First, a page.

What is it?
It´s a cookbook from the manuscripts of the late Phia Sing that have been reproduced in facsimile and furnished with English translations.
Why are there two different covers?
The bilingual book was originally published in 1981 (left) and has just been republished last month (right).
Who was Phia Sing?
Chaleunsilp Phia Sing (c. 1898-1967) was for many years the Master of Ceremonies and Chef at the Royal Palace in Luang Prabang.
So he wrote a Lao Cookbook?
Not actually. Before he passed away in 1967 he wrote down his recipes in two French gridded notebooks. These notes were passed on to the Crown Prince by Sing´s widow, who in turn loaned them to the late Alan Davidson in 1974.
Alan Eaton Davidson (1924 – 2003) was the British Ambassador to Laos from 1973 – 1975. Above all, he was perhaps the ultimate “foodie” of his generation. He was also responsible for the mammoth Oxford Companion to Food, illustrated by Soun Vannithone and a “must have” reference guide for anyone interested in foods. He also published various other culinary books, including Fish and Fish Dishes of Laos, it was during his research for this book that he encountered the manuscripts of Phia Sing.
Laotian Thao Soun Vannithone is an artist and his work adorns these books as well as the Oxford Companion to Food, Fish and Fish Dishes of Laos and many other books. He is also related by marriage to my family, so I was lucky enough to get my 1981 publication signed by him!
He was featured in the 2010 BBC documentary called “The Man Who Ate Everything, The Story of Alan Davidson”.
So the book is just a translation of the Lao recipes?
No, it´s much, much more than that.
It´s a facsimile of the notebooks that have been meticulously reproduced, translated, edited and illustrated by Davidson and his team, (Phouangphet Vannithone, Boon Song Klausner, Jennifer Davidson and Soun Vannithone).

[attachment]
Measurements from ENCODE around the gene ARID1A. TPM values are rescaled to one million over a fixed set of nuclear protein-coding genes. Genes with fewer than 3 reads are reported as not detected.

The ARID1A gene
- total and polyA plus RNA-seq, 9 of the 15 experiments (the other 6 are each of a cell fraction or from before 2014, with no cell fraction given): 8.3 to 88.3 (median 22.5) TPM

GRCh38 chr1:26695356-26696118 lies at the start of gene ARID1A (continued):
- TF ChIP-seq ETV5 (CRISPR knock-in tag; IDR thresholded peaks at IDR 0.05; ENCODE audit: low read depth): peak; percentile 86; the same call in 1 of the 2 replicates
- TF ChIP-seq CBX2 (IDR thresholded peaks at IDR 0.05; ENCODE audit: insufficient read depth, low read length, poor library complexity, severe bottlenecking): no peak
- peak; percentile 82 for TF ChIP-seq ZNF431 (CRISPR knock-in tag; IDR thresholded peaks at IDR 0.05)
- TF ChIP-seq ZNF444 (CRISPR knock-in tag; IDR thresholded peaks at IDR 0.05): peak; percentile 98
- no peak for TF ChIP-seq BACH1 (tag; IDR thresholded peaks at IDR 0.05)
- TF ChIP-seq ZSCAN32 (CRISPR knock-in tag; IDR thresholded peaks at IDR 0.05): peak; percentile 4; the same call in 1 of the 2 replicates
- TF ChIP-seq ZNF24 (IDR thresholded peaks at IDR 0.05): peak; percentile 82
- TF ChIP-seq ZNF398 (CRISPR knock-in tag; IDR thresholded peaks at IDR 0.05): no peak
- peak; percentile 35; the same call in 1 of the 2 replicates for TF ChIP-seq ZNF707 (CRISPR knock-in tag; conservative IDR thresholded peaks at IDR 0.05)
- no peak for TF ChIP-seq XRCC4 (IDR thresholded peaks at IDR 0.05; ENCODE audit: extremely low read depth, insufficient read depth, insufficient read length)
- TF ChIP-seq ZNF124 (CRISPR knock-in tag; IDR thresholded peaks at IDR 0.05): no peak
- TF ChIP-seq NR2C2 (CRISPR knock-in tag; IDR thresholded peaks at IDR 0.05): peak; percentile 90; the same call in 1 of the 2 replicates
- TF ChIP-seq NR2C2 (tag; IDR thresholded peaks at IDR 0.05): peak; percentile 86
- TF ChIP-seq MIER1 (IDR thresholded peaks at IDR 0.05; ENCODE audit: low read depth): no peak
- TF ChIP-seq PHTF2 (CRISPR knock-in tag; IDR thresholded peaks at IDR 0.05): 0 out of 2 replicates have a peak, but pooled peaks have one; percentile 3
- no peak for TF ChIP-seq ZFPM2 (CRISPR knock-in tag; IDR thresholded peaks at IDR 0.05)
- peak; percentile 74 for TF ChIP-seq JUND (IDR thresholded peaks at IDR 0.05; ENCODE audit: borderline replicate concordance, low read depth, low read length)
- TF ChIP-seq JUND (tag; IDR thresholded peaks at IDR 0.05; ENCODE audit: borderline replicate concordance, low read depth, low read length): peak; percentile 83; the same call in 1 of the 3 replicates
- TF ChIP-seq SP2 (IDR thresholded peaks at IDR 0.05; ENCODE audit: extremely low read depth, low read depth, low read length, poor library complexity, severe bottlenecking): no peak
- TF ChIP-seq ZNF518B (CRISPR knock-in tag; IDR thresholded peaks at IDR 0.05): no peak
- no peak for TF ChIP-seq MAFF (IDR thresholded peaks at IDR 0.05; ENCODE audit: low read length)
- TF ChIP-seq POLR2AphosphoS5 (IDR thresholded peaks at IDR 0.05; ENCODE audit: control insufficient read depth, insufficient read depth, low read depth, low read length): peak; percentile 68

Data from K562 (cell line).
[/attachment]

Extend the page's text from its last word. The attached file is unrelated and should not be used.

Phia Sing´s beautiful ancient script are mirrored with English translations.
There is a wonderful introduction that is 50 pages long and covers:
- The life of Phia Sing.
- Lao eating habits and attitudes to food.
- Lao culinary terms and culinary equipment.
- Lao ingredients.
The recipes occupy 250 pages and there is a supplement of 10 pages with recipes for Lao desserts (which were not covered by Phia Sing’s notebooks).
The section on Lao Culinary Terms and Equipment will bring a smile to Lao readers and offer a fascinating insight to others.
The Ingredients and Other Practical Information for the Cook section is a great reference guide to what foodstuff is used and how it is used.
Very helpfully the ingredient names have been translated to include their Lao pronunciation and at times their scientific names, as well as information, history and other details. Very informative, much like Davidson´s Oxford Companion to Food, but in this case a whole section on ingredients used in Lao cuisines.
Lao cooks do not often use precise measurements, preferring to rely on experience or judge by eye. But there are Lao measures and Phia Sing uses them in his recipes, in the book these have been converted to English, Imperial and Metric.